I am not sure that I can give the hon. Member for Glasgow, Craigton (Mr. Millan) the assurances he seeks. Clause 10 provides that from 1966 onwards the rateable value of industrial land in Scotland shall be the same as the net annual value instead of 50 per cent. as at the present time. In other words, industry is to lose its present derating. The Amendment proposes that this fact shall not be taken into account in deciding whether, or by how much, to vary the basic rateable value of the Scottish Gas Board.

I can give the hon. Gentleman the assurance that it is not possible for re-rating to apply automatically to the board in a parallel way to industry covered by Clause 10, since the board has never enjoyed derating, and the provisions of Clause 10 therefore do not apply to it. Nevertheless, in considering any variation of the board's basic rateable value, the Government of the day must be able to look at the rates position as a whole in order to be able to compare the board's position with that of other ratepayers. The rerating of industry is certainly not the only factor to be taken into account when it is necessary to reconsider the board's position, but the Government cannot preclude the possibility of taking it into account.

I question the point made by the hon. Member when he talked about the board being brought in line. If he meant that it would be to the extent of 50 per cent., the same as industrial property, I should not have thought that this would be the case. The intention is simply that the basic rateable value of the board should be capable of adjustment in the light of all other changes in rateable values, so that it continues to pay a fair share of rates. I would not expect it to pay more than that.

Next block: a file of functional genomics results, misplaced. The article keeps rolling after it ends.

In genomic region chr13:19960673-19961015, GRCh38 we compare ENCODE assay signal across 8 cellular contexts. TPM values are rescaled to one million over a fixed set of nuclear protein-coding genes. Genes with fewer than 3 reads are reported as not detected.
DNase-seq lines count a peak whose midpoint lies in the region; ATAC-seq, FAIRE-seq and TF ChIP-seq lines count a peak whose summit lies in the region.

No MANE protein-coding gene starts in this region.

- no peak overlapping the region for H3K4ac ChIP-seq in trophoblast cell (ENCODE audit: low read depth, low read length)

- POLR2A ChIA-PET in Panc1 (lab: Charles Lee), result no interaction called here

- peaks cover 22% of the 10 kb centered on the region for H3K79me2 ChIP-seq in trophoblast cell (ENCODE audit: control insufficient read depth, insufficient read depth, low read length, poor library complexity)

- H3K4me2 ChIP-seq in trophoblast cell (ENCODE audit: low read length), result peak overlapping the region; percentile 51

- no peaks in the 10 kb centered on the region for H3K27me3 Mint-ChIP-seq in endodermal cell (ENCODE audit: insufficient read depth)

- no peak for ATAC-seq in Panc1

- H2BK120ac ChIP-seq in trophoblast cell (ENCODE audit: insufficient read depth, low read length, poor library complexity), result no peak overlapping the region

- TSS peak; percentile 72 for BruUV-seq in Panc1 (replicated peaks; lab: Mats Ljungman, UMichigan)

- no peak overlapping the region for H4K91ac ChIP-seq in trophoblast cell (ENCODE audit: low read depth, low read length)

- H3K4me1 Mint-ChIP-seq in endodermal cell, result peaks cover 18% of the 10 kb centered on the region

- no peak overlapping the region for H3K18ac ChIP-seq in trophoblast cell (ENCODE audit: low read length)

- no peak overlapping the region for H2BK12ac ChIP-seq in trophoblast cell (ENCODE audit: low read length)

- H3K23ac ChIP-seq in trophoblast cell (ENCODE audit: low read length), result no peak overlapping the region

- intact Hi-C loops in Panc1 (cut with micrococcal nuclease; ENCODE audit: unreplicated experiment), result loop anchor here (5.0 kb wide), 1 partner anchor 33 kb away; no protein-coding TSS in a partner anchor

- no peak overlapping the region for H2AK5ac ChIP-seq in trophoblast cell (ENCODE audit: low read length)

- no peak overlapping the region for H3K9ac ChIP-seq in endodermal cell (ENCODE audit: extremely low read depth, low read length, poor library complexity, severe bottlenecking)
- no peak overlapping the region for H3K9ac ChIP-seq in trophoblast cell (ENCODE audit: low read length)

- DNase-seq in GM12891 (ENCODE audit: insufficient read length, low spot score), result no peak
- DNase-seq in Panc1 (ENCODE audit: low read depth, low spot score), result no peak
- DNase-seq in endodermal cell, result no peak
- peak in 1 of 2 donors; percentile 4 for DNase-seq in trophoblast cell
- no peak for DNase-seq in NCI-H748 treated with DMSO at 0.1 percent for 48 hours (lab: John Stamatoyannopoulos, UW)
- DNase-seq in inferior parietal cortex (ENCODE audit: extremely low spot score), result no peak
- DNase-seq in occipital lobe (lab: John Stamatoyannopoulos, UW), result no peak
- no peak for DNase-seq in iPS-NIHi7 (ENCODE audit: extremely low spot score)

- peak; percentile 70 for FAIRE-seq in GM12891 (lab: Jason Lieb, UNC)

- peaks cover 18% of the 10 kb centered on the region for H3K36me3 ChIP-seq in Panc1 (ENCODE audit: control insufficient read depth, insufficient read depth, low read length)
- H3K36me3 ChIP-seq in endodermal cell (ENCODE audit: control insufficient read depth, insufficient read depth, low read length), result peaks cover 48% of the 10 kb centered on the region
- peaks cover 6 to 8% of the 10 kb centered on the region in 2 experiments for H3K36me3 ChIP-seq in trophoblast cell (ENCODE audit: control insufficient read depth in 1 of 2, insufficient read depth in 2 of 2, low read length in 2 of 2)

In the light of that explanation I hope that the hon. Member will not press the Amendment.

Mr. Millan

I do not want to press the Amendment to a Division. On the other hand, the Under-Secretary has not been as forthcoming as he might have been. If, in a year of revaluation, the valuation as a whole—taking industry, commerce and domestic revaluations—rose by 50 per cent., it might be reasonable to put the Gas Board's valuation up by 50 per cent. That is a possibility. Similarly, one could adjust the board's valuation—as has been done in England and Wales—to the increase in commercial valuations. What I do not think would be right would be to adjust the board's valuation to the increase in industrial valuations, when those would be affected by revaluation. In 1966–67, if nothing else happened, they would rise by at least 100 per cent. Obviously the rise will be even more than that. From what the hon. Gentleman says I take it that that would not happen to the board. It would not be adjusted in line with the industry valuations.

I hope that the hon. Gentleman will go a little further, and say that there will be no question of taking an average between the commercial and industrial valuations, which would take the rerating into account not fully but only partly. There are many possibilities. We are dealing to some extent with a hypothetical situation. We cannot envisage what the Government are likely to want to do. Therefore, it is difficult to produce arguments for or against any possible Government action. In any case, I have made my point, and it is on the record.

In those circumstances, I beg to ask leave to withdraw the Amendment.

Amendment, by leave, withdrawn.